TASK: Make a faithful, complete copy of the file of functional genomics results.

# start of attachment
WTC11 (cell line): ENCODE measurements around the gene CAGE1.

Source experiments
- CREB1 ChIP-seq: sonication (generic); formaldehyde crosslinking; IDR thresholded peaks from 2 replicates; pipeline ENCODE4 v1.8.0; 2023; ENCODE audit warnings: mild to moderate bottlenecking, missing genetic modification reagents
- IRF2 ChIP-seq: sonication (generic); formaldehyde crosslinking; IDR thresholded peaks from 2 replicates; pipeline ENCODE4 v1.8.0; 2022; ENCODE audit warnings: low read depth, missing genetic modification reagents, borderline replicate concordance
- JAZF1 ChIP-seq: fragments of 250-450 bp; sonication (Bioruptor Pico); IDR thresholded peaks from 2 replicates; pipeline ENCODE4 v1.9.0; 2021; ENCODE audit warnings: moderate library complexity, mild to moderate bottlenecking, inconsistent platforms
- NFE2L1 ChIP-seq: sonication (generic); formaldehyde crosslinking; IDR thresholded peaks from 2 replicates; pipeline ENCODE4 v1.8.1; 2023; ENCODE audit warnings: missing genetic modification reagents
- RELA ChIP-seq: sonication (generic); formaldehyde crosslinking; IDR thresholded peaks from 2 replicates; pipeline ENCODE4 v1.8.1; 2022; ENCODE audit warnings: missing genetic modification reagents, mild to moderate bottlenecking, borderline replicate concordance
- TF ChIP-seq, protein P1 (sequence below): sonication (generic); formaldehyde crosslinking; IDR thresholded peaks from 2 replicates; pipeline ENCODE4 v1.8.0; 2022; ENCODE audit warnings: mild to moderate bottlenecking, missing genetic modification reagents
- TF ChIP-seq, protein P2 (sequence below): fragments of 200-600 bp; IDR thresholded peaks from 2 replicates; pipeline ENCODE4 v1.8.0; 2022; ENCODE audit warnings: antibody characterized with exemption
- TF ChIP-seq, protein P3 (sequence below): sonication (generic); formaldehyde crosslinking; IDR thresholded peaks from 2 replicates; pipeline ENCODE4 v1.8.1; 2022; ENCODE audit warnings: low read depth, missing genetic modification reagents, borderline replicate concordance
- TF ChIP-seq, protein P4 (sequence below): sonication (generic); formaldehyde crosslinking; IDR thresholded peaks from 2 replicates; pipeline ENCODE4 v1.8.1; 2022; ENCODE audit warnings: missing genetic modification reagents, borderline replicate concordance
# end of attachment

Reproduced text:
WTC11 (cell line): ENCODE measurements around the gene CAGE1.

Source experiments
- CREB1 ChIP-seq: sonication (generic); formaldehyde crosslinking; IDR thresholded peaks from 2 replicates; pipeline ENCODE4 v1.8.0; 2023; ENCODE audit warnings: mild to moderate bottlenecking, missing genetic modification reagents
- IRF2 ChIP-seq: sonication (generic); formaldehyde crosslinking; IDR thresholded peaks from 2 replicates; pipeline ENCODE4 v1.8.0; 2022; ENCODE audit warnings: low read depth, missing genetic modification reagents, borderline replicate concordance
- JAZF1 ChIP-seq: fragments of 250-450 bp; sonication (Bioruptor Pico); IDR thresholded peaks from 2 replicates; pipeline ENCODE4 v1.9.0; 2021; ENCODE audit warnings: moderate library complexity, mild to moderate bottlenecking, inconsistent platforms
- NFE2L1 ChIP-seq: sonication (generic); formaldehyde crosslinking; IDR thresholded peaks from 2 replicates; pipeline ENCODE4 v1.8.1; 2023; ENCODE audit warnings: missing genetic modification reagents
- RELA ChIP-seq: sonication (generic); formaldehyde crosslinking; IDR thresholded peaks from 2 replicates; pipeline ENCODE4 v1.8.1; 2022; ENCODE audit warnings: missing genetic modification reagents, mild to moderate bottlenecking, borderline replicate concordance
- TF ChIP-seq, protein P1 (sequence below): sonication (generic); formaldehyde crosslinking; IDR thresholded peaks from 2 replicates; pipeline ENCODE4 v1.8.0; 2022; ENCODE audit warnings: mild to moderate bottlenecking, missing genetic modification reagents
- TF ChIP-seq, protein P2 (sequence below): fragments of 200-600 bp; IDR thresholded peaks from 2 replicates; pipeline ENCODE4 v1.8.0; 2022; ENCODE audit warnings: antibody characterized with exemption
- TF ChIP-seq, protein P3 (sequence below): sonication (generic); formaldehyde crosslinking; IDR thresholded peaks from 2 replicates; pipeline ENCODE4 v1.8.1; 2022; ENCODE audit warnings: low read depth, missing genetic modification reagents, borderline replicate concordance
- TF ChIP-seq, protein P4 (sequence below): sonication (generic); formaldehyde crosslinking; IDR thresholded peaks from 2 replicates; pipeline ENCODE4 v1.8.1; 2022; ENCODE audit warnings: missing genetic modification reagents, borderline replicate concordance